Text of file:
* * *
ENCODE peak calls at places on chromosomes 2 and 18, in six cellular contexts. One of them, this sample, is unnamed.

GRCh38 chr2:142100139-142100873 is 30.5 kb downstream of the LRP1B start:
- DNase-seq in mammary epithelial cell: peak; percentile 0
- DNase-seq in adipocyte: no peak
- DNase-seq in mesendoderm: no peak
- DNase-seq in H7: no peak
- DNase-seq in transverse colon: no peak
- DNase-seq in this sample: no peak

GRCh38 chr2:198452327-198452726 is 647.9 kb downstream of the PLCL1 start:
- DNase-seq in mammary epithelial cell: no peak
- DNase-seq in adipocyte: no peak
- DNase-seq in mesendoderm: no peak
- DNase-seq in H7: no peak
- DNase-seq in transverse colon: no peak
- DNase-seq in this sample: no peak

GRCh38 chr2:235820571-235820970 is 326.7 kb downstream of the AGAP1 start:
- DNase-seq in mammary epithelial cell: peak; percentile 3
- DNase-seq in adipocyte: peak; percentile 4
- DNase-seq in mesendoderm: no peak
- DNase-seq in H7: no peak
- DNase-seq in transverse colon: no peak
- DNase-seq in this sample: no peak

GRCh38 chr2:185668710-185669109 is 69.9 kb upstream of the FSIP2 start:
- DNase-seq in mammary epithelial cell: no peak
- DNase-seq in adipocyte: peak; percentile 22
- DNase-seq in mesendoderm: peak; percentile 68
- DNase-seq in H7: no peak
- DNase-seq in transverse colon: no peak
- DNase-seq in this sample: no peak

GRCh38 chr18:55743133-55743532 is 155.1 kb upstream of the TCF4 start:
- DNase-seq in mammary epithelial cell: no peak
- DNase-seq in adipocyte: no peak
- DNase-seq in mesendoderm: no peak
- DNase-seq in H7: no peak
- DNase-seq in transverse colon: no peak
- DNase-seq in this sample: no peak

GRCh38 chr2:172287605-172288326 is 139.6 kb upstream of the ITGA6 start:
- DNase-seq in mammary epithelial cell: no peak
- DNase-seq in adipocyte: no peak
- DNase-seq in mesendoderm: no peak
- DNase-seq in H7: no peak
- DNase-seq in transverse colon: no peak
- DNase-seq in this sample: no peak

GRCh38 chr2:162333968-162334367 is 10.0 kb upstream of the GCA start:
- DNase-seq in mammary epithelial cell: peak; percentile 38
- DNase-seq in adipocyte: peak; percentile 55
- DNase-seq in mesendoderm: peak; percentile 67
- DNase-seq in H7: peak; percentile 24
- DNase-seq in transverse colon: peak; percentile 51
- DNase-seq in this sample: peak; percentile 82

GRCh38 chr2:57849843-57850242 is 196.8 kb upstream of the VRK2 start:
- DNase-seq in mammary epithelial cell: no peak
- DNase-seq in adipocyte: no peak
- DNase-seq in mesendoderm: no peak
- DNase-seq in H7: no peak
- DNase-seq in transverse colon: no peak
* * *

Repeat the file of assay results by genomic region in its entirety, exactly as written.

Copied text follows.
ENCODE peak calls at places on chromosomes 2 and 18, in six cellular contexts. One of them, this sample, is unnamed.

GRCh38 chr2:142100139-142100873 is 30.5 kb downstream of the LRP1B start:
- DNase-seq in mammary epithelial cell: peak; percentile 0
- DNase-seq in adipocyte: no peak
- DNase-seq in mesendoderm: no peak
- DNase-seq in H7: no peak
- DNase-seq in transverse colon: no peak
- DNase-seq in this sample: no peak

GRCh38 chr2:198452327-198452726 is 647.9 kb downstream of the PLCL1 start:
- DNase-seq in mammary epithelial cell: no peak
- DNase-seq in adipocyte: no peak
- DNase-seq in mesendoderm: no peak
- DNase-seq in H7: no peak
- DNase-seq in transverse colon: no peak
- DNase-seq in this sample: no peak

GRCh38 chr2:235820571-235820970 is 326.7 kb downstream of the AGAP1 start:
- DNase-seq in mammary epithelial cell: peak; percentile 3
- DNase-seq in adipocyte: peak; percentile 4
- DNase-seq in mesendoderm: no peak
- DNase-seq in H7: no peak
- DNase-seq in transverse colon: no peak
- DNase-seq in this sample: no peak

GRCh38 chr2:185668710-185669109 is 69.9 kb upstream of the FSIP2 start:
- DNase-seq in mammary epithelial cell: no peak
- DNase-seq in adipocyte: peak; percentile 22
- DNase-seq in mesendoderm: peak; percentile 68
- DNase-seq in H7: no peak
- DNase-seq in transverse colon: no peak
- DNase-seq in this sample: no peak

GRCh38 chr18:55743133-55743532 is 155.1 kb upstream of the TCF4 start:
- DNase-seq in mammary epithelial cell: no peak
- DNase-seq in adipocyte: no peak
- DNase-seq in mesendoderm: no peak
- DNase-seq in H7: no peak
- DNase-seq in transverse colon: no peak
- DNase-seq in this sample: no peak

GRCh38 chr2:172287605-172288326 is 139.6 kb upstream of the ITGA6 start:
- DNase-seq in mammary epithelial cell: no peak
- DNase-seq in adipocyte: no peak
- DNase-seq in mesendoderm: no peak
- DNase-seq in H7: no peak
- DNase-seq in transverse colon: no peak
- DNase-seq in this sample: no peak

GRCh38 chr2:162333968-162334367 is 10.0 kb upstream of the GCA start:
- DNase-seq in mammary epithelial cell: peak; percentile 38
- DNase-seq in adipocyte: peak; percentile 55
- DNase-seq in mesendoderm: peak; percentile 67
- DNase-seq in H7: peak; percentile 24
- DNase-seq in transverse colon: peak; percentile 51
- DNase-seq in this sample: peak; percentile 82

GRCh38 chr2:57849843-57850242 is 196.8 kb upstream of the VRK2 start:
- DNase-seq in mammary epithelial cell: no peak
- DNase-seq in adipocyte: no peak
- DNase-seq in mesendoderm: no peak
- DNase-seq in H7: no peak
- DNase-seq in transverse colon: no peak